Keeping ridiculously productive

(Originally written for Loviv, December 2012)

I’m a person that enjoys keeping busy. Not just keeping busy, but keeping efficiently busy. Throughout my years working as a freelancer, it’s been a struggle not only keeping multiple clients happy, but keeping the designer inside of ME happy! I thought I’d lay out some helpful tips I’ve collected along the way.

 

1. Break up your tasks to keep boredom and frustration down

Let’s say you’re a logo designer working with 3 clients. Maybe they’re all in the same industry, allowing you to explore multiple creative directions at once. Maybe they’re all within the same industry, providing you the very interesting challenge of providing three separate takes on a similar idea. Either way, you need to be mindful that the creative mind does have limits! When I have a heavy client load but still time to lead a life, I factor all things in my daily to do list. Keeping client based things like “sending typography for client” and “rework logo based on feedback” is equally as important as “do laundry” and “go for a walk”- even though doing laundry or walking won’t earn you a sick design award, I know, it’s still important. Building up your day to include all things important– work, life, personal, and even food and exercise, will help keep your day from feeling too loaded. It’s a step towards the great goal: Balance!

 

2. So you’re already frustrated, now what?

We all get here from time to time, the trick is to realize when you’re frustrated, try and retrace your steps to how you got here to begin with, and figure out what you could have done differently. Did you try and force yourself to work when you weren’t feeling it? Try and read an email even though you were already too overwhelmed with your full plate? Many times the best way to deal with frustration is to completely remove yourself from the object of said frustration. A brisk walk around the block will help some blood to pump into the all mighty brain, maybe some long deep breathing, but it’s usually physically related, and completely removed from the computer. Once you’ve un-frustrated, it’s important that you begin to pinpoint your frustration ‘triggers’. If it’s a new email that springs your meltdown, have designated ’email times’. If it’s forcing yourself through a ‘dry patch’ (my personal dilemma, if we’re all being honest here), sometimes the only thing you can do is admit that what’s going on is awful, have a good laugh, and walk away.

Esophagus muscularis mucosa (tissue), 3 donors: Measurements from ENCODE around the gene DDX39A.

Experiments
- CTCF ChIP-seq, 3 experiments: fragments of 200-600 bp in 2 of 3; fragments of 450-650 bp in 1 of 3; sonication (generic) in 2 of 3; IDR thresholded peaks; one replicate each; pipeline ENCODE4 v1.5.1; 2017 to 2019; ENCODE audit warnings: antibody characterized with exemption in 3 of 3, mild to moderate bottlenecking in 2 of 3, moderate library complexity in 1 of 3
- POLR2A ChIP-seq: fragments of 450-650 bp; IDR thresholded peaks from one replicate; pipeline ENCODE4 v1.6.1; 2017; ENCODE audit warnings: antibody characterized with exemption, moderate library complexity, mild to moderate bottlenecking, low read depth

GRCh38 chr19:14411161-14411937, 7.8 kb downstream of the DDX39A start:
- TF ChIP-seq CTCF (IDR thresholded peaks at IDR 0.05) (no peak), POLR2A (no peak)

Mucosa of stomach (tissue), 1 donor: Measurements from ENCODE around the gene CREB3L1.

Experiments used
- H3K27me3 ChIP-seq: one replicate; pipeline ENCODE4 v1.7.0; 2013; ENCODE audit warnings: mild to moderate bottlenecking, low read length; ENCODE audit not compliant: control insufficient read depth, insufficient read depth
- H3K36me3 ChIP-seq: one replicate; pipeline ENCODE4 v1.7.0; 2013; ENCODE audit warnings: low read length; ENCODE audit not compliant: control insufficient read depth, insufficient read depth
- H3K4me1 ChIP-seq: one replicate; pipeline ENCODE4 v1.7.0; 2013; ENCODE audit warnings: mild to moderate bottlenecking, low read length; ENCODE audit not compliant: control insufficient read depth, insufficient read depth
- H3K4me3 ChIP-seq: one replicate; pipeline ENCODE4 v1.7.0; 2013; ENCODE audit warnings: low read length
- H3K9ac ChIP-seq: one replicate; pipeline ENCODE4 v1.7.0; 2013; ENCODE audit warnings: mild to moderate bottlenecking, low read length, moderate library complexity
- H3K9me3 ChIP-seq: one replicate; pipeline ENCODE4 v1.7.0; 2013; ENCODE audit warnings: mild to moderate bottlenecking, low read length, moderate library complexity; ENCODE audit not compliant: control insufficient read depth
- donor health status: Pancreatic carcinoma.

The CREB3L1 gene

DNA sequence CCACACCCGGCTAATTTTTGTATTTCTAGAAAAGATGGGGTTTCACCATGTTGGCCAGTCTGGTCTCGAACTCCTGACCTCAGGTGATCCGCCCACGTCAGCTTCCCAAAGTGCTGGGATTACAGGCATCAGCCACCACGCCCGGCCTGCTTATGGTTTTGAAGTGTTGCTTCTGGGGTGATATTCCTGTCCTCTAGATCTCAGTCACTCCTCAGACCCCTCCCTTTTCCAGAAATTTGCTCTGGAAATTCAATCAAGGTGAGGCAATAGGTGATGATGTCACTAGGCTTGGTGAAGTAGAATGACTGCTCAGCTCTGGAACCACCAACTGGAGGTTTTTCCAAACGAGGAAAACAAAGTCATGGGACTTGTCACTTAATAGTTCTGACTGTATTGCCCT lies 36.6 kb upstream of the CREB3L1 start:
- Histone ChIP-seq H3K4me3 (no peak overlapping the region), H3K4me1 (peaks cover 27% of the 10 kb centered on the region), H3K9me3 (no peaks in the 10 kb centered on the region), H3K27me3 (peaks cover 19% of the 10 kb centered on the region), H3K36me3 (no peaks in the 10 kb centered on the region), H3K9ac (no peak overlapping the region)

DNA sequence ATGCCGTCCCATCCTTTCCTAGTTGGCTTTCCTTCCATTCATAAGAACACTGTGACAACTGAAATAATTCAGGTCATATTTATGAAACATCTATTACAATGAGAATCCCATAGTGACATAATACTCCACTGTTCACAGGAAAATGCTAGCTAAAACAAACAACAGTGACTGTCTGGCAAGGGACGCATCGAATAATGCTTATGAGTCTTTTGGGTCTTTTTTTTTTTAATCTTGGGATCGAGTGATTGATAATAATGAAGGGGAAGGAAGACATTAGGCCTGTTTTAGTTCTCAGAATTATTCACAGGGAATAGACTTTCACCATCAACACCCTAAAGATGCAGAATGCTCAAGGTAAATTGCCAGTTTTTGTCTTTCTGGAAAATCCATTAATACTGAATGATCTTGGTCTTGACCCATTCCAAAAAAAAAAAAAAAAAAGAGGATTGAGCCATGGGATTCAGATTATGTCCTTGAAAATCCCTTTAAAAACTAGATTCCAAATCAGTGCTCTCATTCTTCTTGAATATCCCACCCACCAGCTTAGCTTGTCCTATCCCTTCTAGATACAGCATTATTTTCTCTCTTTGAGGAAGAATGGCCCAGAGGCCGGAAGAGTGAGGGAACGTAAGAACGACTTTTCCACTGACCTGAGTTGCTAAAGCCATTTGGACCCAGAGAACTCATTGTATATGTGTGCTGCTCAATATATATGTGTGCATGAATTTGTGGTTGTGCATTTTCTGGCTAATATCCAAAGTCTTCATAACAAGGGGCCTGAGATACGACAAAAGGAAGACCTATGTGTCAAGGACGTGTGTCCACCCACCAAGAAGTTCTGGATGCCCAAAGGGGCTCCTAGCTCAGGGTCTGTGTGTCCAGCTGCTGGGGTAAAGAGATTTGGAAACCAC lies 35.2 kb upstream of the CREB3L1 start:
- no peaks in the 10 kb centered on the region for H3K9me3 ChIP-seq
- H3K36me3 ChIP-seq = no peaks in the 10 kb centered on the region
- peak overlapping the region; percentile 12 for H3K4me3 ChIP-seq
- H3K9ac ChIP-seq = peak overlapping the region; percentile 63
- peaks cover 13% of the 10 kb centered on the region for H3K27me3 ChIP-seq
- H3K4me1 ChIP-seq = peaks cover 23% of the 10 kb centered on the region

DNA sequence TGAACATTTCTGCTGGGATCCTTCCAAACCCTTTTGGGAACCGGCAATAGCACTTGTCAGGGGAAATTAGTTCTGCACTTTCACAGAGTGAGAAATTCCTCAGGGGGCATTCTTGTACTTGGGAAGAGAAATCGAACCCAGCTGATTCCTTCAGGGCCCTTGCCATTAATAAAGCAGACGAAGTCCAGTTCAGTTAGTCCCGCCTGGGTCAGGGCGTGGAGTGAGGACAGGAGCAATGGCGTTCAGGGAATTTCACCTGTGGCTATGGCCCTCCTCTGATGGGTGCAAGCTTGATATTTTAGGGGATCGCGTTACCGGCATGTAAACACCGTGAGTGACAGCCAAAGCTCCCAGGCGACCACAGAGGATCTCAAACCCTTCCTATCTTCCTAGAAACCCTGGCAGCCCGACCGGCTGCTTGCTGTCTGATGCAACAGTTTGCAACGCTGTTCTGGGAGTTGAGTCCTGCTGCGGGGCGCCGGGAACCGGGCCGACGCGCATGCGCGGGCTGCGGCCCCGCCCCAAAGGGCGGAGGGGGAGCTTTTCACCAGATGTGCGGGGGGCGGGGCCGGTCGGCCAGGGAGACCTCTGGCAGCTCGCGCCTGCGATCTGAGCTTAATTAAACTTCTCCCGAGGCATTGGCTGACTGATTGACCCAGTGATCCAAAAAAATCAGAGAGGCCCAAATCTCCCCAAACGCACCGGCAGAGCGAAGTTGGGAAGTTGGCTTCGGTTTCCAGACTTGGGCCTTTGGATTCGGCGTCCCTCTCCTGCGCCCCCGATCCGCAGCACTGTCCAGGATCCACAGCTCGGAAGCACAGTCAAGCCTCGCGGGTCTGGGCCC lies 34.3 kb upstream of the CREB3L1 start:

Believe it or not, the frustration, failure, and the ability to work through it are all necessary parts of the creative process, so being flexible and forgiving will work more wonders for you than being dogmatic and iron-fisted.

 

3. Know your process! Being aware of your habits, natural rhythms and working styles will help steer you away from frustrating situations.

This one may be piggy backing on the 2nd point, but that’s just to show you how important it is! A few years back when I was juggling 17 clients at once, and I desperately realized that I needed some structure .The decision came from a couple of things; first and foremost I had 17 clients and I couldn’t figure out how to design for them all with equal quality. Second, I was spending hours on end working on one aspect for one client. Definitely inefficient and not very satisfying. It left me no time for myself– not only to create, but to enjoy my existence away from work. I started documenting my working process, to see how long things took. I wanted to measure from when work became “OOH!” to “UGH!”.  After a week of this, I realized I work in 30 minute spurts. I’ll have a meeting for roughly 30 minutes, brainstorm for 30 minutes, I can only handle looking through my 14000 fonts (no exaggeration) for about an hour, and an idea perfectly realized will be about 90 minutes. If I have the PERFECT execution for the PERFECT idea, we’re looking at 3 hours, but after that I am completely spent and I know I’ve over done it.  While it may seem sterile to be this precise with your natural working cycle, it provides me an error-proof quoting system, and allows me to structure my time in a way that gives me the freedom to move seamlessly through one client to the next, or one task to the next. Throughout my daily work I could be dealing with anything from style guides to naming conventions to writing blog posts on how freelancer’s could be more productive. I’m a happy juggler, but in order to do it, you need a firm structure that gives you that leeway.

How do you keep productive, efficient, and still (moderately) sane? I’d love to hear any tips and tricks you have to share!

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